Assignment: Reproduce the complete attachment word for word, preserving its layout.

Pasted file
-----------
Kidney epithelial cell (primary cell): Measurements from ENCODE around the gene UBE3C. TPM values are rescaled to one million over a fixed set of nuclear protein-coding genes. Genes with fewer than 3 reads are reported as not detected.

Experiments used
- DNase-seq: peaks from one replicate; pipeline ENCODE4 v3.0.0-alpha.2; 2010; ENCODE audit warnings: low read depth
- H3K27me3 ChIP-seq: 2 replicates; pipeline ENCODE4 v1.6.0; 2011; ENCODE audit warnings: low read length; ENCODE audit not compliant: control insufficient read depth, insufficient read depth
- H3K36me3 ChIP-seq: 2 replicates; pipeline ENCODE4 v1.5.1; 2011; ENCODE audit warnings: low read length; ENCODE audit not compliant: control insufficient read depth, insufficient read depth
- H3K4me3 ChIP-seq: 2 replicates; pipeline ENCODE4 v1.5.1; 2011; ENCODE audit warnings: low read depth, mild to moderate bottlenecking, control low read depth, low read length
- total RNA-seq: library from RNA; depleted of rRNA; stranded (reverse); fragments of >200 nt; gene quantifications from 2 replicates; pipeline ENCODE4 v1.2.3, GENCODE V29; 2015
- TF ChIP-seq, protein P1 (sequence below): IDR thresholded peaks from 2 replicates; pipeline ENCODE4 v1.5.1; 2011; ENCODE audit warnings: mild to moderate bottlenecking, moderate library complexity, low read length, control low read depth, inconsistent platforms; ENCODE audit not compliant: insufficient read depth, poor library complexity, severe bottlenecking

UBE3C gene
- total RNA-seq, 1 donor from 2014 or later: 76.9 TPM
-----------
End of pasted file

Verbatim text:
Kidney epithelial cell (primary cell): Measurements from ENCODE around the gene UBE3C. TPM values are rescaled to one million over a fixed set of nuclear protein-coding genes. Genes with fewer than 3 reads are reported as not detected.

Experiments used
- DNase-seq: peaks from one replicate; pipeline ENCODE4 v3.0.0-alpha.2; 2010; ENCODE audit warnings: low read depth
- H3K27me3 ChIP-seq: 2 replicates; pipeline ENCODE4 v1.6.0; 2011; ENCODE audit warnings: low read length; ENCODE audit not compliant: control insufficient read depth, insufficient read depth
- H3K36me3 ChIP-seq: 2 replicates; pipeline ENCODE4 v1.5.1; 2011; ENCODE audit warnings: low read length; ENCODE audit not compliant: control insufficient read depth, insufficient read depth
- H3K4me3 ChIP-seq: 2 replicates; pipeline ENCODE4 v1.5.1; 2011; ENCODE audit warnings: low read depth, mild to moderate bottlenecking, control low read depth, low read length
- total RNA-seq: library from RNA; depleted of rRNA; stranded (reverse); fragments of >200 nt; gene quantifications from 2 replicates; pipeline ENCODE4 v1.2.3, GENCODE V29; 2015
- TF ChIP-seq, protein P1 (sequence below): IDR thresholded peaks from 2 replicates; pipeline ENCODE4 v1.5.1; 2011; ENCODE audit warnings: mild to moderate bottlenecking, moderate library complexity, low read length, control low read depth, inconsistent platforms; ENCODE audit not compliant: insufficient read depth, poor library complexity, severe bottlenecking

UBE3C gene
- total RNA-seq, 1 donor from 2014 or later: 76.9 TPM